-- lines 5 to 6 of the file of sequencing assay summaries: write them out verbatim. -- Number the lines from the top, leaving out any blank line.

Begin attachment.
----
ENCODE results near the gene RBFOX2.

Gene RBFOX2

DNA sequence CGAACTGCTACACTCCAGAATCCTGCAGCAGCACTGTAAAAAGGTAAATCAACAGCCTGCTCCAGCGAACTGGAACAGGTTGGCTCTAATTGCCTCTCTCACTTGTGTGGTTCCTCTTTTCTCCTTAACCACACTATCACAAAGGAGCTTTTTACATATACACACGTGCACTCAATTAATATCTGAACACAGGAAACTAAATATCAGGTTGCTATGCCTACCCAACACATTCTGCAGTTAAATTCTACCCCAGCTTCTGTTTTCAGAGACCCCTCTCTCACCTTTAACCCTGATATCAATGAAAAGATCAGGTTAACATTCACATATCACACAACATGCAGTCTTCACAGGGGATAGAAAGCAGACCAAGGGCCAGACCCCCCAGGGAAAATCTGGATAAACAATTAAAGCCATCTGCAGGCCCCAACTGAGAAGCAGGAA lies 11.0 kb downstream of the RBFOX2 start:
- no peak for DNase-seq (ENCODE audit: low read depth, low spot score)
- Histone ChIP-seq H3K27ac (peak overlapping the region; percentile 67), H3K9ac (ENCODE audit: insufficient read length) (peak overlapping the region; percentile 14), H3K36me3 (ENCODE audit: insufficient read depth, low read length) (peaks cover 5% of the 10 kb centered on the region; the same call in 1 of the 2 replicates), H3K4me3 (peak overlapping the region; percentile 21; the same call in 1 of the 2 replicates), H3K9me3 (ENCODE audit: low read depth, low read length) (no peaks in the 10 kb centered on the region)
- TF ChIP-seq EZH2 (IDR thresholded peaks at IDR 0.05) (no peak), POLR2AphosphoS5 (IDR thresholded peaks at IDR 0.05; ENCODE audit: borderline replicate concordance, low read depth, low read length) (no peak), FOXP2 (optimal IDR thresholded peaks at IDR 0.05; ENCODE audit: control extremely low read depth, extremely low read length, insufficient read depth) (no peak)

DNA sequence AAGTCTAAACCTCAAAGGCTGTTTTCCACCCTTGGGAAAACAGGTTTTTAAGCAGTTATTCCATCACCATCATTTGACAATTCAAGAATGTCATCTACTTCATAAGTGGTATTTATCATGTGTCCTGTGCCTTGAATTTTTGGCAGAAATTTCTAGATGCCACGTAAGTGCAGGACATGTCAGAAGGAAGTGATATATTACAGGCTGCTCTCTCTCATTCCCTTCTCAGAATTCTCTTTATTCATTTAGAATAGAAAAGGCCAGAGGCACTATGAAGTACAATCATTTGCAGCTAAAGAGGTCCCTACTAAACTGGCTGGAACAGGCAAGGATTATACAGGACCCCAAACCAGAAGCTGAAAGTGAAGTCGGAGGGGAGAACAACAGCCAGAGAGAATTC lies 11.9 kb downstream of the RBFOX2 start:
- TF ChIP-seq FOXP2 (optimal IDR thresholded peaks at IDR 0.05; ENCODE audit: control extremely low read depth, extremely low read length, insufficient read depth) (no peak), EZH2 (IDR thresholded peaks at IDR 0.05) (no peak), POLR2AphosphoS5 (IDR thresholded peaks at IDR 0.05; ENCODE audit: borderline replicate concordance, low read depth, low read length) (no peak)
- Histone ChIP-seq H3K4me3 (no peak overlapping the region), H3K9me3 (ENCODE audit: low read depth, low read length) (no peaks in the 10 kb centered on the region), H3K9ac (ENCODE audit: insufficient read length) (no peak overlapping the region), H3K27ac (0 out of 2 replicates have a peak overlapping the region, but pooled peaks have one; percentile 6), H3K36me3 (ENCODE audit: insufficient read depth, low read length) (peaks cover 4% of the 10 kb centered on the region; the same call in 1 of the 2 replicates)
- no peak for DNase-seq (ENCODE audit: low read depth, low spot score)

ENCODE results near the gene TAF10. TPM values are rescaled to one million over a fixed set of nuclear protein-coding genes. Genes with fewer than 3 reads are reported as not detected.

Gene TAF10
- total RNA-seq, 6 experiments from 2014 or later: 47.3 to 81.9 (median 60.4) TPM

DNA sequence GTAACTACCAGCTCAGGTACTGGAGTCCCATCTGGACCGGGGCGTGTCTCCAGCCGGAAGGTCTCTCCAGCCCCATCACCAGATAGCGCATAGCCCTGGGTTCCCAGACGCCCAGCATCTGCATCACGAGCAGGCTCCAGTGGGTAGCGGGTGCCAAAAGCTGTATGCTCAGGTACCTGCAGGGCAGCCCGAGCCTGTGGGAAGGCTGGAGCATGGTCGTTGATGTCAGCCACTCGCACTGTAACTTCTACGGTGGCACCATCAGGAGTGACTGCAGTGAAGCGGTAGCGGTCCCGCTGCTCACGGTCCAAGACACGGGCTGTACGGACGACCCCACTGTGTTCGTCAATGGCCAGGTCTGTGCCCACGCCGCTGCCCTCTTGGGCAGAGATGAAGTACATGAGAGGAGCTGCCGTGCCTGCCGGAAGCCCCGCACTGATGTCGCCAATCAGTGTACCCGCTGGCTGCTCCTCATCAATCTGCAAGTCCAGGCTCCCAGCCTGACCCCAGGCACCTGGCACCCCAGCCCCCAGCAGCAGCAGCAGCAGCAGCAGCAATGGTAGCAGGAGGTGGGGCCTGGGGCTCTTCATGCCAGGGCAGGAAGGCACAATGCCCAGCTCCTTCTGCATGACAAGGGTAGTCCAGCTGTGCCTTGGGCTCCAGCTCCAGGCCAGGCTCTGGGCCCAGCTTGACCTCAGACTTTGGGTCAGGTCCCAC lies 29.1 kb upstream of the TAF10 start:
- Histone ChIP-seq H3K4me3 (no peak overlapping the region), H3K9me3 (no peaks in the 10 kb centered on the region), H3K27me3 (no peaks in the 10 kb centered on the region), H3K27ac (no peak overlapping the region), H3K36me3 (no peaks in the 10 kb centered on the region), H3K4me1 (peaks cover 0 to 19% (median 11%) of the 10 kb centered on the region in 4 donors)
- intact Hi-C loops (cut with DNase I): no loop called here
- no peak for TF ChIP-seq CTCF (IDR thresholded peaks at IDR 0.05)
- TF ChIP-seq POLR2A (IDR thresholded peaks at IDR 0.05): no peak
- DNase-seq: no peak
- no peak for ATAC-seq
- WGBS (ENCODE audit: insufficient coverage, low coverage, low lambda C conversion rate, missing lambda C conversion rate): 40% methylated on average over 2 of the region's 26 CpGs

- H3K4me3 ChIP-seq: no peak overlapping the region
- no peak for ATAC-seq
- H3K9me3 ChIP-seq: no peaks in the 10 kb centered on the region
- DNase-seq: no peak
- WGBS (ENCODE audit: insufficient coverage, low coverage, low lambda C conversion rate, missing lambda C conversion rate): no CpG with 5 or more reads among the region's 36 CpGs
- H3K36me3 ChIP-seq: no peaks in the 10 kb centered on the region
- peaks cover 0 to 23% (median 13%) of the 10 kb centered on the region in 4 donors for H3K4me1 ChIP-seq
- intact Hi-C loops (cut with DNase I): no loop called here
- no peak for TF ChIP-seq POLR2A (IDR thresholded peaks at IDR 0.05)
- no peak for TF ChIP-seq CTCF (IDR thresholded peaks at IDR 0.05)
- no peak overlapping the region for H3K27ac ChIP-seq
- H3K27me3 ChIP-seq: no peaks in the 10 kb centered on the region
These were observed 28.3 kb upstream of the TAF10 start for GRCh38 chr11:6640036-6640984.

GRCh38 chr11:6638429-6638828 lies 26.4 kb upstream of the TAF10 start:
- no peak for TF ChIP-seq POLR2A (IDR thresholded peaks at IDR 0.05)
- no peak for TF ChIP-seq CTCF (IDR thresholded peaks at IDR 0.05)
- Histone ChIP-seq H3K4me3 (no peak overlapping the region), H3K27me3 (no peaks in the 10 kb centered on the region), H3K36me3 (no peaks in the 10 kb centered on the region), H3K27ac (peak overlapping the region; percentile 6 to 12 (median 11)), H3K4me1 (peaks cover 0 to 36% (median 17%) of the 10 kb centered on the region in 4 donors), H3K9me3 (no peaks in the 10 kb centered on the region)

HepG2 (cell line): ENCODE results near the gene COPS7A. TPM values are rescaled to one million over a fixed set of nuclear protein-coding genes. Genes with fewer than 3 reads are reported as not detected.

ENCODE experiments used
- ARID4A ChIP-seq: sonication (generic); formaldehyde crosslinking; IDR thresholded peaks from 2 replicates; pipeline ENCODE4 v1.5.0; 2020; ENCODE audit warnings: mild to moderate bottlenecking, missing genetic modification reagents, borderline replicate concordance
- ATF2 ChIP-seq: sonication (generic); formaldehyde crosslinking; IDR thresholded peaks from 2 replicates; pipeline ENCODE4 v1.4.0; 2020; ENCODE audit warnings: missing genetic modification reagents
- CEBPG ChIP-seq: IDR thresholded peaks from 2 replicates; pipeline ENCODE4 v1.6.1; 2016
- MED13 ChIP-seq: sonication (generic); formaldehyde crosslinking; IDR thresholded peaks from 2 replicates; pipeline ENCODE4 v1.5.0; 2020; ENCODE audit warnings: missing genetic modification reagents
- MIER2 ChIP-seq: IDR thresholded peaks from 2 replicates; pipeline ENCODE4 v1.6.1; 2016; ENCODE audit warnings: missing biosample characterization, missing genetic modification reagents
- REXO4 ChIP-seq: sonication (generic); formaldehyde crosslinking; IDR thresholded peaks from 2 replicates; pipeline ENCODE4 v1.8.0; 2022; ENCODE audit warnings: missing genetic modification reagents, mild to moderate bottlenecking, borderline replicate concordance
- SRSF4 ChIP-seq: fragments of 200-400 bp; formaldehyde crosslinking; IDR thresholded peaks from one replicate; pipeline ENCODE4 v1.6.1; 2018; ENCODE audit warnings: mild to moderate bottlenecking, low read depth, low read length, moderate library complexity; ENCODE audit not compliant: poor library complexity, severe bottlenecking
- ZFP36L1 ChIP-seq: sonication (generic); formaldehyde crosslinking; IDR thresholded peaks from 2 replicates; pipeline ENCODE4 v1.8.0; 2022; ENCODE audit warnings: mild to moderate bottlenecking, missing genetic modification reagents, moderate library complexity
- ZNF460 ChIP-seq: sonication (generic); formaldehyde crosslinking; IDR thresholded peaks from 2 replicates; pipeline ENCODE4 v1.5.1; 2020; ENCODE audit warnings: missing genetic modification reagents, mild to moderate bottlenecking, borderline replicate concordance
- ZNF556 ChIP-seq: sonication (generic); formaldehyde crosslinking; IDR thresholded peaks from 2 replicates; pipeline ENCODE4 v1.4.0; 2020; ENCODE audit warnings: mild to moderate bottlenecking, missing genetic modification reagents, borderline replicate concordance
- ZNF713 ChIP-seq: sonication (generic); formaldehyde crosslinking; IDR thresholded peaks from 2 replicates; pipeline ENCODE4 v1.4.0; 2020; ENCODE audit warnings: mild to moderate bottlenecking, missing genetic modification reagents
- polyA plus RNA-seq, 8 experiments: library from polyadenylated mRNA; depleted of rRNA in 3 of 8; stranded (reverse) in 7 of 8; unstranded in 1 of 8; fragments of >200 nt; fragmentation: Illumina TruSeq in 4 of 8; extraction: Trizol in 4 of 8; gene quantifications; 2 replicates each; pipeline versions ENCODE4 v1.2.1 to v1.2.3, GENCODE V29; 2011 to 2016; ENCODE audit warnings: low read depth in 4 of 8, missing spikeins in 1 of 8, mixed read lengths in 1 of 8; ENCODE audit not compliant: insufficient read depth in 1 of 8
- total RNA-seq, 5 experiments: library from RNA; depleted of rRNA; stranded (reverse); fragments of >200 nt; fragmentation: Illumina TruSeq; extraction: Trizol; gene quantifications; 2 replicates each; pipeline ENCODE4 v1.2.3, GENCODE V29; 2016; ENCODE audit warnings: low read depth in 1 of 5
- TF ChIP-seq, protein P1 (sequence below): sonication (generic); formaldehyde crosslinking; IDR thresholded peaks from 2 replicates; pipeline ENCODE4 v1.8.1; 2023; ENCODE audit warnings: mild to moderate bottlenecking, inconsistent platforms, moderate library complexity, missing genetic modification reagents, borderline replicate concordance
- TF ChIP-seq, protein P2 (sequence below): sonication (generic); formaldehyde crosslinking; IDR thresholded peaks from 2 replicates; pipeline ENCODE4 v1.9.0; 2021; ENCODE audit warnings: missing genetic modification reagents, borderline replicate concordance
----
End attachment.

- Histone ChIP-seq H3K27ac (peak overlapping the region; percentile 67), H3K9ac (ENCODE audit: insufficient read length) (peak overlapping the region; percentile 14), H3K36me3 (ENCODE audit: insufficient read depth, low read length) (peaks cover 5% of the 10 kb centered on the region; the same call in 1 of the 2 replicates), H3K4me3 (peak overlapping the region; percentile 21; the same call in 1 of the 2 replicates), H3K9me3 (ENCODE audit: low read depth, low read length) (no peaks in the 10 kb centered on the region)
- TF ChIP-seq EZH2 (IDR thresholded peaks at IDR 0.05) (no peak), POLR2AphosphoS5 (IDR thresholded peaks at IDR 0.05; ENCODE audit: borderline replicate concordance, low read depth, low read length) (no peak), FOXP2 (optimal IDR thresholded peaks at IDR 0.05; ENCODE audit: control extremely low read depth, extremely low read length, insufficient read depth) (no peak)